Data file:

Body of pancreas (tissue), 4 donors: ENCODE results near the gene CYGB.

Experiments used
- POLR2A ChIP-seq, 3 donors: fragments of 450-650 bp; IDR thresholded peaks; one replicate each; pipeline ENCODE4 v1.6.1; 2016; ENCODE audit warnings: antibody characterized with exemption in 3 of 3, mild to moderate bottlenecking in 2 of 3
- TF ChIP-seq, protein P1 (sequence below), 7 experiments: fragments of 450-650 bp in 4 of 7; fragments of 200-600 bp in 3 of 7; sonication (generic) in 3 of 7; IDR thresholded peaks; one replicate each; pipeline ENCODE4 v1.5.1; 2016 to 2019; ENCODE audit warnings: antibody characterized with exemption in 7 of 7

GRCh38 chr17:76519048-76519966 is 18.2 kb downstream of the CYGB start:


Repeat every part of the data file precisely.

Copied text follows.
Body of pancreas (tissue), 4 donors: ENCODE results near the gene CYGB.

Experiments used
- POLR2A ChIP-seq, 3 donors: fragments of 450-650 bp; IDR thresholded peaks; one replicate each; pipeline ENCODE4 v1.6.1; 2016; ENCODE audit warnings: antibody characterized with exemption in 3 of 3, mild to moderate bottlenecking in 2 of 3
- TF ChIP-seq, protein P1 (sequence below), 7 experiments: fragments of 450-650 bp in 4 of 7; fragments of 200-600 bp in 3 of 7; sonication (generic) in 3 of 7; IDR thresholded peaks; one replicate each; pipeline ENCODE4 v1.5.1; 2016 to 2019; ENCODE audit warnings: antibody characterized with exemption in 7 of 7

GRCh38 chr17:76519048-76519966 is 18.2 kb downstream of the CYGB start: